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**DRAFT** issue PROCLAIM-ETC-IN-COMPILE-FILE (version 4)
- To: email@example.com
- Subject: **DRAFT** issue PROCLAIM-ETC-IN-COMPILE-FILE (version 4)
- From: David A. Moon <Moon@STONY-BROOK.SCRC.Symbolics.COM>
- Date: Tue, 14 Mar 89 15:29 EST
- Cc: firstname.lastname@example.org
- In-reply-to: <8903140008.AA02608@defun.utah.edu>
I favor PROCLAIM-ETC-IN-COMPILE-FILE:NEW-MACRO, primarily because this
allows programs to be clear about the scope of the proclamation:
whether they are making a proclamation for purposes of compile-file or
to affect the running Lisp. If you call the macro at top-level, you're
clearly doing it for compilation. If you call the function at any level,
you're clearly doing it with global scope.
In PROCLAIM-ETC-IN-COMPILE-FILE:NO there is no way to say whether a
PROCLAIM inside an (EVAL-WHEN (COMPILE...) ...) is intended to persist
after the compilation is over, which is just about the only reason
why I prefer PROCLAIM-ETC-IN-COMPILE-FILE:NEW-MACRO over :NO.
I'd like PROCLAIM-ETC-IN-COMPILE-FILE:NO better if it also proposed
to add an optional argument to PROCLAIM that expressed the intended
scope of the proclamation. I'd suggest NIL (the default) for the
global scope and the symbol COMPILE-FILE to limit it to the compilation.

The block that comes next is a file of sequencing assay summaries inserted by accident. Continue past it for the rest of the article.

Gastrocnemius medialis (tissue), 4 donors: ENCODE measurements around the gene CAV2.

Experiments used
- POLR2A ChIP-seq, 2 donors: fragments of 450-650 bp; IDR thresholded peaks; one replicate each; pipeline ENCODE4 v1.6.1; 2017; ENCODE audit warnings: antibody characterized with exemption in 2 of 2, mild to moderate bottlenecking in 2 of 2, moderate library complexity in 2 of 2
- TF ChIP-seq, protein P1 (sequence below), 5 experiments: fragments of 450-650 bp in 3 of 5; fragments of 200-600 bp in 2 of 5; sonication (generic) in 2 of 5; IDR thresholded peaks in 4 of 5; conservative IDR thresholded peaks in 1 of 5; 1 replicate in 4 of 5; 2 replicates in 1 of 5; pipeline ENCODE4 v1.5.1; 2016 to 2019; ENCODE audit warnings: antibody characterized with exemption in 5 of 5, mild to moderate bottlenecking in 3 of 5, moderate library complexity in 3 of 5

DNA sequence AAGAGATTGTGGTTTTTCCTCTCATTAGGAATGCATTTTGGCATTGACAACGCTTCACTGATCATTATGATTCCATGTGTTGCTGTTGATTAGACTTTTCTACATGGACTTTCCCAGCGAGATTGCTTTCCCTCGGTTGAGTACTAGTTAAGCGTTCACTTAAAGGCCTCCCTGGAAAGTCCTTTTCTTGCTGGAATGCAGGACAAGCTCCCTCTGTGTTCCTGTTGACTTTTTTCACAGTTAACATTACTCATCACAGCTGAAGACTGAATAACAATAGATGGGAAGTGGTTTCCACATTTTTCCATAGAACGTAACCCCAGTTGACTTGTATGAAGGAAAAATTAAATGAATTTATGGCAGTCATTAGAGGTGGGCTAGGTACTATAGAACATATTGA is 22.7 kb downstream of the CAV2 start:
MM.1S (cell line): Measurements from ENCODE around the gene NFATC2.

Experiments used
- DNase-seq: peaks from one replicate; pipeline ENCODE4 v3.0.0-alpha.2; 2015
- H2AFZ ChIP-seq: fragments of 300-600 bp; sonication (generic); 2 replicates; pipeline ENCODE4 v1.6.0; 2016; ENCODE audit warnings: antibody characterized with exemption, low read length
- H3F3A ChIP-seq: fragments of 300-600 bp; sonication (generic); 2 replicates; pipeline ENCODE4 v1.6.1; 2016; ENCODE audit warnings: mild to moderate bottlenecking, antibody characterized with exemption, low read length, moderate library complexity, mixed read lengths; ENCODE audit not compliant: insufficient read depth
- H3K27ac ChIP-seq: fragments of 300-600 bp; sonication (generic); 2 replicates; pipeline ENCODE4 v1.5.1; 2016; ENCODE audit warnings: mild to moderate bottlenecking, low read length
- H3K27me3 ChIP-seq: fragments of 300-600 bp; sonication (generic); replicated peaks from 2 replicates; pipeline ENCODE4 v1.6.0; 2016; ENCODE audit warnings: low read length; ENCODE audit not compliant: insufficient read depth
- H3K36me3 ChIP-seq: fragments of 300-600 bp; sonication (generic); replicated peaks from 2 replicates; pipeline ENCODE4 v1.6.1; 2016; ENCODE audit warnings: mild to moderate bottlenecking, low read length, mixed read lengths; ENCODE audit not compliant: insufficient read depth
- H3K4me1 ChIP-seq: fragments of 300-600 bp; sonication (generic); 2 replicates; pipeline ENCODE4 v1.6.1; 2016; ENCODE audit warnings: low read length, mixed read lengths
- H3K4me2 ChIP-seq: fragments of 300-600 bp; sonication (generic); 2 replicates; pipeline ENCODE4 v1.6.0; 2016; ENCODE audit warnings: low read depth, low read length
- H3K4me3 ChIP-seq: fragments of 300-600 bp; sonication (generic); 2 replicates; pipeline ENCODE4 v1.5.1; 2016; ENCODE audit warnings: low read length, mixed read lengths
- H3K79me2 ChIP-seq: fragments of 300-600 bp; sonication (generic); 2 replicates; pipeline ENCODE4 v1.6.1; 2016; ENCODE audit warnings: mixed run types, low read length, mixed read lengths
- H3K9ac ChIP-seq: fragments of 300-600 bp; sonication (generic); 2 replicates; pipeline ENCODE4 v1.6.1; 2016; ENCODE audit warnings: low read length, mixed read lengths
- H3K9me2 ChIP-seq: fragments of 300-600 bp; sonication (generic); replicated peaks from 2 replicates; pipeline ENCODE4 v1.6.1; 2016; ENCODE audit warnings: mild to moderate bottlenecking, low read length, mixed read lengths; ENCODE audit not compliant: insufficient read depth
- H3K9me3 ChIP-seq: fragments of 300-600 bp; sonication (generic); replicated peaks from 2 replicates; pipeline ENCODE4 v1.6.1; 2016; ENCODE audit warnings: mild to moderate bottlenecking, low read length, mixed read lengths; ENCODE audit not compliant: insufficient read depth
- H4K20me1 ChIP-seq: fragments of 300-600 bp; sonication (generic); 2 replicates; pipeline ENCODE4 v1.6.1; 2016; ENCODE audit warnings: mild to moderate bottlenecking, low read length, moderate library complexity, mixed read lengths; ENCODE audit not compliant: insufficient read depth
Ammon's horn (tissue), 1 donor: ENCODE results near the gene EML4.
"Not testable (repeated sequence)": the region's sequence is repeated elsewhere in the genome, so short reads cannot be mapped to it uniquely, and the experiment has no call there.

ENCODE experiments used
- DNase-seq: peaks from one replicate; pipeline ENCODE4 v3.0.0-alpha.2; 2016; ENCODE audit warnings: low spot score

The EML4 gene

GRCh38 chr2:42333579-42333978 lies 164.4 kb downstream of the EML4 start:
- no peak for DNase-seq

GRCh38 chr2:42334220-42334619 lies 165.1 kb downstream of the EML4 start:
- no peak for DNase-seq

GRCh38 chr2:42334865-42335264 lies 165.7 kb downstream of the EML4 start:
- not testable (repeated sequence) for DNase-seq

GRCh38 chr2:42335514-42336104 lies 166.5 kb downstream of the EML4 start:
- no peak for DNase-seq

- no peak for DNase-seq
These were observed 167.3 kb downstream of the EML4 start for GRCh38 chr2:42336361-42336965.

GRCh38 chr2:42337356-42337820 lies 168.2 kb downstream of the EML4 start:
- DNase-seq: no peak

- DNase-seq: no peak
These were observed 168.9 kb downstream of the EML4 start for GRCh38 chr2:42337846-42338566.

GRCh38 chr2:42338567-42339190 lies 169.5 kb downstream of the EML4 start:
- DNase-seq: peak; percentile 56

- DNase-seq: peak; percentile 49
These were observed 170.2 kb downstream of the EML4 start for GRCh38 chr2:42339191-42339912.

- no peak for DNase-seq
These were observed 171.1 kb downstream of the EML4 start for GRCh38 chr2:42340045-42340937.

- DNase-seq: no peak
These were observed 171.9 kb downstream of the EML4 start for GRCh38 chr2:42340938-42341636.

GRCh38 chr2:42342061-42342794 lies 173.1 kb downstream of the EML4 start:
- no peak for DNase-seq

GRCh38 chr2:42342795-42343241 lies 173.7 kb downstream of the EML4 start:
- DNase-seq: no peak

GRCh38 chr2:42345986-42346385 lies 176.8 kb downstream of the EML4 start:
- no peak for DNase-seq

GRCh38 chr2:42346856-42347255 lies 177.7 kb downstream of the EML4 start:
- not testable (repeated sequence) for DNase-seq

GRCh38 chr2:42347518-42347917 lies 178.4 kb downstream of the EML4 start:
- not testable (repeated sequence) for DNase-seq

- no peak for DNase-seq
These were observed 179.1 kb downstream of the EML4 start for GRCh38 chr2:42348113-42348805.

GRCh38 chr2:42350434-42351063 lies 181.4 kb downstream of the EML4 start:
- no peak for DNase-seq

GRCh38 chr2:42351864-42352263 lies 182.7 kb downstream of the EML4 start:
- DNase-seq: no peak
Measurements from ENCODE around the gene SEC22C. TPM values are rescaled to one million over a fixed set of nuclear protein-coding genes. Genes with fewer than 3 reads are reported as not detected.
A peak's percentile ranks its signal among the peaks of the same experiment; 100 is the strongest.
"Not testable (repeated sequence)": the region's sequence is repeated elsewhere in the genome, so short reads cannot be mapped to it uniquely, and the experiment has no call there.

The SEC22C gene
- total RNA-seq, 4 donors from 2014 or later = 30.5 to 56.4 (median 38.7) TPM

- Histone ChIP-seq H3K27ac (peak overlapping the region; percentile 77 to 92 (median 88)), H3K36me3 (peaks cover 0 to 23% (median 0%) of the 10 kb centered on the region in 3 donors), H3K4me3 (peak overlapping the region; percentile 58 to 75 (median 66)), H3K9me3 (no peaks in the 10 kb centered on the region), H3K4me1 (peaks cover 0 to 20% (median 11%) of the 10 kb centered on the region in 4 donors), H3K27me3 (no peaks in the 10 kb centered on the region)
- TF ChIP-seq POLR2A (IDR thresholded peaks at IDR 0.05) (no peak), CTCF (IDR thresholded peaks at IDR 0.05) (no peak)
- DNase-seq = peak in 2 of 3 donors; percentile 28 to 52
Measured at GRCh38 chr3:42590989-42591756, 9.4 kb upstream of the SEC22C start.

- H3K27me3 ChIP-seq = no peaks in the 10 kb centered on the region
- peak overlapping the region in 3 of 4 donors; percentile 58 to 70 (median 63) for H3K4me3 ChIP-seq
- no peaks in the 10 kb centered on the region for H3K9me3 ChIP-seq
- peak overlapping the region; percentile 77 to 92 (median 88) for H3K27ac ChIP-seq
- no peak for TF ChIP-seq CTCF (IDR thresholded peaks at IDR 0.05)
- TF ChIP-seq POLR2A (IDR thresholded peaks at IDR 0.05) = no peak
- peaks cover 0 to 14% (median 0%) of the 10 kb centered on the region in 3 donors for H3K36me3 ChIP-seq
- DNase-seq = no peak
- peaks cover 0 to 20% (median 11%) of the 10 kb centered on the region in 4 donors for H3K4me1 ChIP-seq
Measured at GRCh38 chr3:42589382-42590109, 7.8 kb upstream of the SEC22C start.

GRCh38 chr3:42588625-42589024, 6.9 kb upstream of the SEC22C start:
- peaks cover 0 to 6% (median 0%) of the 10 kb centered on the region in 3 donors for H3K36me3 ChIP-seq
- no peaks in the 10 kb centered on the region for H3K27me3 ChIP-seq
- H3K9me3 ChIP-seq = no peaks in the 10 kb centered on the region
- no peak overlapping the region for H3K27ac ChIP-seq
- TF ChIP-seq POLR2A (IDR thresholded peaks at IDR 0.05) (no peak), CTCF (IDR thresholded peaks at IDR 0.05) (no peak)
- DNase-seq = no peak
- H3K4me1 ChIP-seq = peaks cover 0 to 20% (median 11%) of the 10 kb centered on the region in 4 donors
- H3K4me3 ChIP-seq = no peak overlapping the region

Given this, users who liked DEFPROCLAIM could trivially write it
The only thing PROCLAIM-ETC-IN-COMPILE-FILE:YES has going for it is
that it's the status quo, in a subset of implementations. I don't like it.
I agree with Barrett's comments quoted in the discussion section.
The proposal says:
As with other defining macros, it is
unspecified whether or not the compile-time side-effects of a
DEFPROCLAIM persist after the file has been compiled.
but never says this about PROCLAIM. In all three proposals,
this needs to be said about PROCLAIM. But as you can see from my
comments above, I would rather that we did not leave this unspecified.
The proposal says:
The Symbolics compiler has special top-level handling for PROCLAIM,
although the details are not clear.
I'm not sure what you thought was not clear. Symbolics Genera does the
same thing that the current practice section says IIM does. In addition
(and I couldn't tell whether IIM does this too or not), the scope of the
PROCLAIM is only the compilation-unit if the PROCLAIM appears at
top-level, but is global and persists forever if the PROCLAIM appears in
an (EVAL-WHEN (COMPILE...) ...). We might change that.